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Native Sun News: Lupe Fiasco speaks to Pine Ridge in new single

The following story was written and reported by David Arredondo, Native Sun News Summer Journalism Intern. All content © Native Sun News.

PINE RIDGE, SOUTH DAKOTA –– “First off, say peace to Pine Ridge/Shame at all the damage that the white man wine did.”

This is the opening line of Wasalu “Lupe Fiasco” Jaco’s first single off his upcoming fourth studio album. The aptly titled single, “Around My Way (Freedom Ain’t Free),” was released on May 21 and is the Atlantic Records artist’s take on what he sees as wrong with America – past and present.

Since his debut in 2006, the rapper whose stage name is Lupe Fiasco has included his stance on social, political, religious and other worldly issues in his lyrics. This time he points out the historical and contemporary injustices done to the Oglala Lakota Nation.

Fiasco, an African American, mentions in his song the 5 million cans of beer sold annually at the Pine Ridge Reservation border town of Whiteclay, Neb. According to the Nebraska Liquor Control Commission’s website, there were over 400,000 gallons of alcohol consumed – roughly 4.2 million 12-ounce cans of beer – during 2011 by Pine Ridge residents who had purchased the brew in Whiteclay, so he’s not far off. Fiasco also brings up the topic of Indian gaming in his lyrics.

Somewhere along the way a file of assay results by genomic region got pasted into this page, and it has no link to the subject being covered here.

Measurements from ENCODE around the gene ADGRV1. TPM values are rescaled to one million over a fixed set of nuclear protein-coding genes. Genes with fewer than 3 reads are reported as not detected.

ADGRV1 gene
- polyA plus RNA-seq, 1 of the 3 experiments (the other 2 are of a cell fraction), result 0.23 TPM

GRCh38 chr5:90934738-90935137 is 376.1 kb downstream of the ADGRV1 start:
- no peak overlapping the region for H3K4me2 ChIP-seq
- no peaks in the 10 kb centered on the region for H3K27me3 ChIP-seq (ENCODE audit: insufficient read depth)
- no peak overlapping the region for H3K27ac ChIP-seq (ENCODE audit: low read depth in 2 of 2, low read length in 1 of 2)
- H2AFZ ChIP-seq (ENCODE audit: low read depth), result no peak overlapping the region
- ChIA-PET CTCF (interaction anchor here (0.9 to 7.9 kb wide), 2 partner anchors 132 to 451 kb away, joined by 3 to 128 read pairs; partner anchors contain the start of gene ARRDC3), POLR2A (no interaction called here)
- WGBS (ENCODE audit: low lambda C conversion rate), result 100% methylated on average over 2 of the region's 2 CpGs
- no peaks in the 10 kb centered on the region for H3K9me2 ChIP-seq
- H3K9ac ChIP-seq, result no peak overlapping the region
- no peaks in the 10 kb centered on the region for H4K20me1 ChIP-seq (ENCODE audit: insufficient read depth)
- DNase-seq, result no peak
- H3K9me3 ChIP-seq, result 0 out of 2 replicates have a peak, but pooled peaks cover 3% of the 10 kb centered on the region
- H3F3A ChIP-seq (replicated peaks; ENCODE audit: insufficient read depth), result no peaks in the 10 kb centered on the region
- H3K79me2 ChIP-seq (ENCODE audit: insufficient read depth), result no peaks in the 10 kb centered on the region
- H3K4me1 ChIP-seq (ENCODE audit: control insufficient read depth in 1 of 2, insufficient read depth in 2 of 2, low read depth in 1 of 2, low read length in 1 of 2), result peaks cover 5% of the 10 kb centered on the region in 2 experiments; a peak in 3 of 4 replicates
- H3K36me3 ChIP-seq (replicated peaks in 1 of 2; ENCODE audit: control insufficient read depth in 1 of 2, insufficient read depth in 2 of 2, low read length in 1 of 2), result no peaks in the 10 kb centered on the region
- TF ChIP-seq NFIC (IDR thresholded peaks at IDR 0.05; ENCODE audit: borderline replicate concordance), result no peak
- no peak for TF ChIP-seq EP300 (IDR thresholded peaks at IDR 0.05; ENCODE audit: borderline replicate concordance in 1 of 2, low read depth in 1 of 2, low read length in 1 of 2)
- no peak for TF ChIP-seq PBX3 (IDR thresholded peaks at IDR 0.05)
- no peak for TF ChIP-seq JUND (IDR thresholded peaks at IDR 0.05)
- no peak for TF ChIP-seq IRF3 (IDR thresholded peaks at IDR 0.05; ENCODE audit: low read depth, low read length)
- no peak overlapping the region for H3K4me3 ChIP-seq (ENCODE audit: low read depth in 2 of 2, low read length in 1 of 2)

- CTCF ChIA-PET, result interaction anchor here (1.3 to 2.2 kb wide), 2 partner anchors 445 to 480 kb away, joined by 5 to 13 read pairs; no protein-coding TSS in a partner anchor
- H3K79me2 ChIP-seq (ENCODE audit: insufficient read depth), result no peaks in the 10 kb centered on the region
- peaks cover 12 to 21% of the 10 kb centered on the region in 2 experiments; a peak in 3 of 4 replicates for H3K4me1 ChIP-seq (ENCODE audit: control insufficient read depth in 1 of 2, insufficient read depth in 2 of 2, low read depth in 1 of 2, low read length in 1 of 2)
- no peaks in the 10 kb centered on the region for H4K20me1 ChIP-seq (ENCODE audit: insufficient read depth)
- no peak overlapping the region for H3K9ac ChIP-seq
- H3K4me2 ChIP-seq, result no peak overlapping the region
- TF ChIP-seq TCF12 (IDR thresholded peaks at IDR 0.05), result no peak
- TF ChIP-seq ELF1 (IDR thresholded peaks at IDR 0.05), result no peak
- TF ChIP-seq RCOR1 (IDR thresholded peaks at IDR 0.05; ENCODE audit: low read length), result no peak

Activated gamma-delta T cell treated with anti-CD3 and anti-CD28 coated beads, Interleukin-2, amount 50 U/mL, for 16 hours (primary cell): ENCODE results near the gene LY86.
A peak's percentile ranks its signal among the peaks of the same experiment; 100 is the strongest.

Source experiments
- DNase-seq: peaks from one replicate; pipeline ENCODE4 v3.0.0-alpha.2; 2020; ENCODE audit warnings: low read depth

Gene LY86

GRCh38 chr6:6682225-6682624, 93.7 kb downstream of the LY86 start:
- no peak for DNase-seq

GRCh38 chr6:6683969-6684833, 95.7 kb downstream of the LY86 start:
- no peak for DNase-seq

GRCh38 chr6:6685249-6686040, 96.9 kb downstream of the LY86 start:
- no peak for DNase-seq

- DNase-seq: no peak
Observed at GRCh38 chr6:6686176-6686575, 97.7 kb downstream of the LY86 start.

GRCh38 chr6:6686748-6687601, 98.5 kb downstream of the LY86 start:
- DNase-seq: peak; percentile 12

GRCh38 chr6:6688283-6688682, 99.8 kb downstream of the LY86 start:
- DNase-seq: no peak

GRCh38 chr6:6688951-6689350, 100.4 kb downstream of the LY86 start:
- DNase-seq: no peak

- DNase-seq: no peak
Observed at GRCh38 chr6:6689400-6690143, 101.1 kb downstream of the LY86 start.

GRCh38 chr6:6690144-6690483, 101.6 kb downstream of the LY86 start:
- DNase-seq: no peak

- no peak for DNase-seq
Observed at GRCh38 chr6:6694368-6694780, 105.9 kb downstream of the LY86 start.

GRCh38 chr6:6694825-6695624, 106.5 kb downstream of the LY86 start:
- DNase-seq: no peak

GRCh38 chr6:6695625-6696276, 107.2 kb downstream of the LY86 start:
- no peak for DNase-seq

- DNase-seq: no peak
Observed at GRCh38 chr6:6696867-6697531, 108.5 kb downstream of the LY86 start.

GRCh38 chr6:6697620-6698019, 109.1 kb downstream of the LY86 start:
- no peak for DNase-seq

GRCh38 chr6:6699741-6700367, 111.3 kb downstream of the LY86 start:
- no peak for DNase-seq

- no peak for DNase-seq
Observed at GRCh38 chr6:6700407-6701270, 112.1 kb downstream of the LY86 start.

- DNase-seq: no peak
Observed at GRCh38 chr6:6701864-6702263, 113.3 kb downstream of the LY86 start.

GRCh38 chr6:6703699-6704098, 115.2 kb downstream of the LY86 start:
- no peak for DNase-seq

“Down at the Lakota Sioux casino/A whole culture boiled down to giving you pokeno,” he raps in the second verse of “Around My Way.” Pokeno is a card game that is a combination of bingo and poker. These lyrics are drawn from the many rich Native American cultures that are now seemingly reduced, in stereotypical fashion by the American public, to only working in casinos.

The Chicago-based MC even raps about “taking Columbus Day up off the calendar.” This declaration rings loudly for South Dakotans as Columbus Day is celebrated as Native American Day in the state due to the precedent-setting efforts of Native Sun News founder Tim Giago. The longtime Oglala Lakota newspaper editor, publisher and founder eloquently persuaded Gov. George S. Mickelson to introduce legislation to change the name of the holiday in 1989 to honor the original peoples of the land that became America.

Fiasco’s lyrics are quite different from his contemporary’s – rapper Big Sean used the cliché and stereotypical topic of “chief like an Indian, talking in clouds” in a recent song. Rather than referencing Native Americans to boast about one’s status as his fellow rappers might, Fiasco shows awareness by bringing up issues that his audience may not be particularly aware of.

Other non-Indian referencing topics in “Around My Way” include hedonism, media influence and planned obsolescence. The song, which samples the 1992 hip-hop classic “They Reminisce Over You (T.R.O.Y.)” by Pete Rock and CL Smooth, has reached the No. 76 spot on Billboard’s Hot 100 chart.

Fiasco’s album, “Food & Liquor II: The Great American Rap Album Pt. 1,” is scheduled to be released Sept. 25. The song, “Around My Way (Freedom Ain’t Free),” is currently available online via iTunes.

(Contact David Arredondo at

Copyright permission by Native Sun News

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